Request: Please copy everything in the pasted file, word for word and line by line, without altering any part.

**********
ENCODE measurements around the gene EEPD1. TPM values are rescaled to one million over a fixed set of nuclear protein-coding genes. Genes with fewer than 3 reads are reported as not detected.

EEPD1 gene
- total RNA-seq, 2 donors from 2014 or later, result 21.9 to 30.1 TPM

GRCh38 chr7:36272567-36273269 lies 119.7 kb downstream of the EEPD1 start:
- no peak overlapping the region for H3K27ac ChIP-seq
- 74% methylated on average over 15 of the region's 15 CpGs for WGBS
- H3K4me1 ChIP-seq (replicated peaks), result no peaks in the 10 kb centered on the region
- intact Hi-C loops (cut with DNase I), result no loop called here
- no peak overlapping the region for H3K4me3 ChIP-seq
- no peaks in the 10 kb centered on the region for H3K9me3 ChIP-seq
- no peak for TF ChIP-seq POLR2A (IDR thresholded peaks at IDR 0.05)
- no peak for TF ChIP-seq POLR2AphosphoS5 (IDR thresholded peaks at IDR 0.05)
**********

ENCODE measurements around the gene EEPD1. TPM values are rescaled to one million over a fixed set of nuclear protein-coding genes. Genes with fewer than 3 reads are reported as not detected.

EEPD1 gene
- total RNA-seq, 2 donors from 2014 or later, result 21.9 to 30.1 TPM

GRCh38 chr7:36272567-36273269 lies 119.7 kb downstream of the EEPD1 start:
- no peak overlapping the region for H3K27ac ChIP-seq
- 74% methylated on average over 15 of the region's 15 CpGs for WGBS
- H3K4me1 ChIP-seq (replicated peaks), result no peaks in the 10 kb centered on the region
- intact Hi-C loops (cut with DNase I), result no loop called here
- no peak overlapping the region for H3K4me3 ChIP-seq
- no peaks in the 10 kb centered on the region for H3K9me3 ChIP-seq
- no peak for TF ChIP-seq POLR2A (IDR thresholded peaks at IDR 0.05)
- no peak for TF ChIP-seq POLR2AphosphoS5 (IDR thresholded peaks at IDR 0.05)